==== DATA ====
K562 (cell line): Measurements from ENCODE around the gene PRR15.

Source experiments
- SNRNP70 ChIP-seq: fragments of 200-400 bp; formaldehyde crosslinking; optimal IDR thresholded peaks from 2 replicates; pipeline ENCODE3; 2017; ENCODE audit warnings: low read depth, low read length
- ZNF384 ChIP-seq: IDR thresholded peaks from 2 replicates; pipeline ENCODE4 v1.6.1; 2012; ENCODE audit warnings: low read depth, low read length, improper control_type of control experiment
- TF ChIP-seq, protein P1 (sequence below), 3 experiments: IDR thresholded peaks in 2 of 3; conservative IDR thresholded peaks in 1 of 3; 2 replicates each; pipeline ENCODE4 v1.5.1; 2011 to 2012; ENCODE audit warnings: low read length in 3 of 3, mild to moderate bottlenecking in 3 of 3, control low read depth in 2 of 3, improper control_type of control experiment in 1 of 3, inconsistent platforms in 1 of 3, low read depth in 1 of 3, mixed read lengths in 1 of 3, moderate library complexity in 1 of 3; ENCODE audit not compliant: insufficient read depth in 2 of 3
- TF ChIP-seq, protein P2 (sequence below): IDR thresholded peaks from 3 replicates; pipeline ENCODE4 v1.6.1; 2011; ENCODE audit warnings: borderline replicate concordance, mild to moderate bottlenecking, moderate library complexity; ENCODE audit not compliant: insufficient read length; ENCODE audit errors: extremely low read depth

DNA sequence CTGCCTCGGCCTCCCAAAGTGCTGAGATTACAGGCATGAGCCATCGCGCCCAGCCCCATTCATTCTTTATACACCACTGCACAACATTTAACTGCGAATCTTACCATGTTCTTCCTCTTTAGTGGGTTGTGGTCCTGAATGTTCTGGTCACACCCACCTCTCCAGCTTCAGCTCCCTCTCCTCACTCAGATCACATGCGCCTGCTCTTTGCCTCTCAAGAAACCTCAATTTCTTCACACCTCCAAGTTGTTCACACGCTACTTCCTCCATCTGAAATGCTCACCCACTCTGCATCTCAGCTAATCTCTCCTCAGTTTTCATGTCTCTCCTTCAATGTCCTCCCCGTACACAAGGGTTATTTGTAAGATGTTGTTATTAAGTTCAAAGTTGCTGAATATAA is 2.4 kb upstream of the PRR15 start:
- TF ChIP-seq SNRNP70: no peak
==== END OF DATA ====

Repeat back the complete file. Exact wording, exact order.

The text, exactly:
K562 (cell line): Measurements from ENCODE around the gene PRR15.

Source experiments
- SNRNP70 ChIP-seq: fragments of 200-400 bp; formaldehyde crosslinking; optimal IDR thresholded peaks from 2 replicates; pipeline ENCODE3; 2017; ENCODE audit warnings: low read depth, low read length
- ZNF384 ChIP-seq: IDR thresholded peaks from 2 replicates; pipeline ENCODE4 v1.6.1; 2012; ENCODE audit warnings: low read depth, low read length, improper control_type of control experiment
- TF ChIP-seq, protein P1 (sequence below), 3 experiments: IDR thresholded peaks in 2 of 3; conservative IDR thresholded peaks in 1 of 3; 2 replicates each; pipeline ENCODE4 v1.5.1; 2011 to 2012; ENCODE audit warnings: low read length in 3 of 3, mild to moderate bottlenecking in 3 of 3, control low read depth in 2 of 3, improper control_type of control experiment in 1 of 3, inconsistent platforms in 1 of 3, low read depth in 1 of 3, mixed read lengths in 1 of 3, moderate library complexity in 1 of 3; ENCODE audit not compliant: insufficient read depth in 2 of 3
- TF ChIP-seq, protein P2 (sequence below): IDR thresholded peaks from 3 replicates; pipeline ENCODE4 v1.6.1; 2011; ENCODE audit warnings: borderline replicate concordance, mild to moderate bottlenecking, moderate library complexity; ENCODE audit not compliant: insufficient read length; ENCODE audit errors: extremely low read depth

DNA sequence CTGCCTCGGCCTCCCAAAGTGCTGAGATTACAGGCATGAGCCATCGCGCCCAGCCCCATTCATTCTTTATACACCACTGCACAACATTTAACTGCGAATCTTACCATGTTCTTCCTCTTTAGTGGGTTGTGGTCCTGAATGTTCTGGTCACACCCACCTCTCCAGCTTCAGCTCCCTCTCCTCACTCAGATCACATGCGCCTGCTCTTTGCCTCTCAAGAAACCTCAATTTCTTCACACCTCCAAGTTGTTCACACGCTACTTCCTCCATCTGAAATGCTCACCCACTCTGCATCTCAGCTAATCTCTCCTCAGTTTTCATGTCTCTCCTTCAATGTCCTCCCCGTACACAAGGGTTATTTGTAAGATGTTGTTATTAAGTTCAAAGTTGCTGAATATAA is 2.4 kb upstream of the PRR15 start:
- TF ChIP-seq SNRNP70: no peak